Experiencing France In Comfort: A Focus On Destinations

Preparing for our Viking River Cruise, themed Portraits of Southern France, we did a great amount of research.  In addition to the normal pre-cruise information provided by Viking, we took them up on suggested reading materials too, hoping for an even more meaningful experience.  On the first day m and the first included tour of the voyage, our efforts to focus on destinations were rewarded, many times over

We began our journey in Avignon, France in relaxed fashion, typical of any other river cruise that sails from point A to point B.  Different with this itinerary, we would return to Avignon later and continue sailing north but first sailed south to the port of Tarascon to visit Arles, a town beloved by Vincent Van Gogh.

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A 20-minute bus ride from Tarascon to Arles brought our first glimpse of the French countryside. On a walking tour, we stopped by Arles’ Les Arenes, a 20,000 amphitheater reminiscent of Italy’s Coliseum where bullfights and other performances are still held today.   A major cultural and religious center of the Roman Empire, Arles is home to some great examples of Romanesque architecture dating back to the 12th century.

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These and other landmarks along the route of our tour were interesting and the tour moved right along.  But the full magnitude of the area did not really hit home until we arrived at Espace Van Gogh, the hospital where Van Gogh was taken after he cut off a portion of his ear in 1889.  It was there, in a number of gift shops offering Van Gogh reproductions in various forms, that we could really see the influence of southern France on the artist’s work.

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From the rolling farmland on the way to Arles to the Van Gogh Café in the city, both of which look today very much like they did then, their influence in his work is undeniable.  Add in the background information received from Viking in advance of sailing plus our own research and everything we were seeing not only made sense but also had far more meaning.

Example: one of Van Gogh’s most talked about paintings, Starry Night, is a work I first came in contact with in an art appreciation class in college. It’s a signature piece associated with the Van Gogh like Water Lilies are with Monet.  Staring at the work, reproduced on a souvenir post card though, it looked entirely different after experiencing the area just a bit and walking the streets of Arles, which don’t look much different today.

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Truly effective destination immersion, it occurred to me, is more than a late night stay or overnight in port or the off-ship focus of small ship sailing in general.  Those factors are a good starting place but what sets the Viking River Cruises experience apart is the well-planned choreography of the included tours.  To readers who have not been on a river cruise before, I can’t stress that point enough.  There is a huge difference between being led around town by someone who knows their way and becoming engaged by a destination.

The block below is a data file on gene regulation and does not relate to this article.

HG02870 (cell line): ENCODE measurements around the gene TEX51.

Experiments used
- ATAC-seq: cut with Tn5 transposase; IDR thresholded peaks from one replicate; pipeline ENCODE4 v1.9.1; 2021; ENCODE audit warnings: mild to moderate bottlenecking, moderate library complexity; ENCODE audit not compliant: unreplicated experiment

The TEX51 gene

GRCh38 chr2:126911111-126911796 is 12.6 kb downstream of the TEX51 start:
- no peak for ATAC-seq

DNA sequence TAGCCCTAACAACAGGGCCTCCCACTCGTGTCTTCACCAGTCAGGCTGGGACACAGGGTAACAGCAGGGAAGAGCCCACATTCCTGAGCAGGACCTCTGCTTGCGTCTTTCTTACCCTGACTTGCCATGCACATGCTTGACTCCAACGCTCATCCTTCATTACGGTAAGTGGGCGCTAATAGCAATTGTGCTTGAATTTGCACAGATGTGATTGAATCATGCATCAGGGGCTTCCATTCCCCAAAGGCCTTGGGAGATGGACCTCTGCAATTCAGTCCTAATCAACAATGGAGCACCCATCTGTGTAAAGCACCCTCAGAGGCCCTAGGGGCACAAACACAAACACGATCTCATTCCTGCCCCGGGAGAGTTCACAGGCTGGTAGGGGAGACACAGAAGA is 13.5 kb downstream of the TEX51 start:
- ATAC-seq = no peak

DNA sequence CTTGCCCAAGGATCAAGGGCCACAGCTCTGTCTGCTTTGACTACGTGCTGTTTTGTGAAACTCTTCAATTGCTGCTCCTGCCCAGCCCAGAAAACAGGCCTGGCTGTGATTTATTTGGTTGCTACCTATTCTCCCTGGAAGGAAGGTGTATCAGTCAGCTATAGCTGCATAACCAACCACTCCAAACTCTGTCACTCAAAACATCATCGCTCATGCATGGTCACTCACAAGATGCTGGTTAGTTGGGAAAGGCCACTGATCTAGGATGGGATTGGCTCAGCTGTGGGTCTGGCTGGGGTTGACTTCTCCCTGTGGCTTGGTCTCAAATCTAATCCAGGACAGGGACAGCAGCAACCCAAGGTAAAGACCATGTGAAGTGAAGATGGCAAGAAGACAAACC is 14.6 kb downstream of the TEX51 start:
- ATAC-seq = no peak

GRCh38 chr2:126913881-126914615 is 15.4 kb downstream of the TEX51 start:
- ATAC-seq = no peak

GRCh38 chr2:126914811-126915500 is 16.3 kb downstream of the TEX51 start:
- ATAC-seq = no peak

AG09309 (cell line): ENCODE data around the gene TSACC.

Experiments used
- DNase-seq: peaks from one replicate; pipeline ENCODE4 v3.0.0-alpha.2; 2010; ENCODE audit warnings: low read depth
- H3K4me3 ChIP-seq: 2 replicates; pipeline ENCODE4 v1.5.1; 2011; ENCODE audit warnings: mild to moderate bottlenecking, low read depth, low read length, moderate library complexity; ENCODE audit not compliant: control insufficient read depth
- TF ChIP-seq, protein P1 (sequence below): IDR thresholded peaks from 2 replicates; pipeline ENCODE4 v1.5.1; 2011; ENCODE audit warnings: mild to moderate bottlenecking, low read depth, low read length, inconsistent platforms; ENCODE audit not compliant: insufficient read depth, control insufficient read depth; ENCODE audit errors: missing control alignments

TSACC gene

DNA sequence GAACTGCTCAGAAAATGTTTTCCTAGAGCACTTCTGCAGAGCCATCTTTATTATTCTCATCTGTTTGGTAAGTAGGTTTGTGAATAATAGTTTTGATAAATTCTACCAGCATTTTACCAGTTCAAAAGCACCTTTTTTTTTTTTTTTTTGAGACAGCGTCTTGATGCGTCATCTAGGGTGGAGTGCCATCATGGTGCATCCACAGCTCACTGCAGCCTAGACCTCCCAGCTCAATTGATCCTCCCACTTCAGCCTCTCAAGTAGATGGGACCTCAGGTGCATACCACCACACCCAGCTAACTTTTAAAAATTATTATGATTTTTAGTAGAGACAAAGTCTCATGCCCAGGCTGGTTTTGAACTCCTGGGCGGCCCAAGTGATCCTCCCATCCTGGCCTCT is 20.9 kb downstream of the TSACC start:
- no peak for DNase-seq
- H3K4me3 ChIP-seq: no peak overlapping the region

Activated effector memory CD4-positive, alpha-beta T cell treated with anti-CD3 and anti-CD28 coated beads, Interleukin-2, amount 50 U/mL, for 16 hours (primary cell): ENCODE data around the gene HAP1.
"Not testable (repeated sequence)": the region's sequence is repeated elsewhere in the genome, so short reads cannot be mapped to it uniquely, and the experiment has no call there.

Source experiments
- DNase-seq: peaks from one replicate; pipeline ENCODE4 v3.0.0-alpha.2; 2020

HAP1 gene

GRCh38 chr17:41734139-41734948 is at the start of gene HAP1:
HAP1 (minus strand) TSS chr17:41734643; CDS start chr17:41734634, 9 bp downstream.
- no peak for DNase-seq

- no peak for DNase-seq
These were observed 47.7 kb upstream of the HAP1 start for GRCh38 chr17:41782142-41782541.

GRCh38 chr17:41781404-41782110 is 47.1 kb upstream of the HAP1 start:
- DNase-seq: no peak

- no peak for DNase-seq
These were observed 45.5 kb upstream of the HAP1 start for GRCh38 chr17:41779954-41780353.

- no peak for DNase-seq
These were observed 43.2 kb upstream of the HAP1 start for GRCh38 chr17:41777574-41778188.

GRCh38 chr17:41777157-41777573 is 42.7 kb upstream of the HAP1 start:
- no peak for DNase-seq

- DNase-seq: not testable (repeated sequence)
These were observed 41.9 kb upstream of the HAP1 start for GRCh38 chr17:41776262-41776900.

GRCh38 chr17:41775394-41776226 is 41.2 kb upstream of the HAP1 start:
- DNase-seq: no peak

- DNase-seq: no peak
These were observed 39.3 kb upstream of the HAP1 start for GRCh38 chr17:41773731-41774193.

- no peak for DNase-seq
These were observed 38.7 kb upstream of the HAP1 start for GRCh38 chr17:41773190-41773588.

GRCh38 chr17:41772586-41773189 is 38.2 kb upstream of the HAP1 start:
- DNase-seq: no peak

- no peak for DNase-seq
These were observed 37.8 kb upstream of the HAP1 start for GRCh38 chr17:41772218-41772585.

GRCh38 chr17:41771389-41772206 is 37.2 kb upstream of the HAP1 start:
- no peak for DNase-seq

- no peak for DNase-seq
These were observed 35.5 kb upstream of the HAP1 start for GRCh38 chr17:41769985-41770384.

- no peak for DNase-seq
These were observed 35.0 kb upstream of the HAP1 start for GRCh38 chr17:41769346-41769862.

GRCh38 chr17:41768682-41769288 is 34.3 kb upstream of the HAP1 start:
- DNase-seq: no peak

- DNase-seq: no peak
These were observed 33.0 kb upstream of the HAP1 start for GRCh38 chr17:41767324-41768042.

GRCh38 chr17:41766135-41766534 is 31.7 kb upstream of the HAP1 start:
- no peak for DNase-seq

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That we spent the time pre-cruise to study more magnified that engaging effect at the scene.  When we talk about the undeniable value associated with a cruise vacation, thoughts commonly turn to ‘things’ that are included in the price, and rightfully so.  Cruise vacations offer the best travel value available today.  Still, while we may remember that a cruise was a good deal years from now, we won’t remember the specific numbers of the ‘things’ that made up that value.  On the other hand, I know that from this day forth, whenever I see a work from Van Gogh, I will remember this day in Arles, when we each discovered the artist in our own way.

Interestingly, all that meaningful travel happened in the morning.  We returned to Tarascon and Viking Hermod for lunch then, as always, had options.  We could have taken a shuttle back to Arles for an afternoon of free time, roaming the streets.  Instead, I was drawn to an imposing castle within view and walking distance of our ship.

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The castle of King Rene was built in Tarascon because of its strategic location but the claim to fame comes from the amphibious dragon said to reside there at one time.  For me, the place had the look of castles I remember doodling in elementary school when I should have been paying attention in class.  Complete with moat and drawbridge, seeing the castle of King Rene was well worth the 10-minute walk from the ship.

Spending the rest of the afternoon relaxing on board we were experiencing France in Comfort and the evening began with the A Toast To Our Guests event with Captain Sandrine Burnham and Hotel Manager Stephen Burnham welcoming us on board.  During dinner we began sailing back to Avignon, passing more of the French countryside.  As we arrived in Avignon, an after dinner a Sail-in-Party under the stars on the ship’s Aquavit Terrace capped off a wonderfully long day on the river.

Interestingly, while we had been on that stretch of the river just this morning and began our journey in Avignon, the intense destination focus experienced in the hours we had been away made both appear a bit different; perhaps as were we.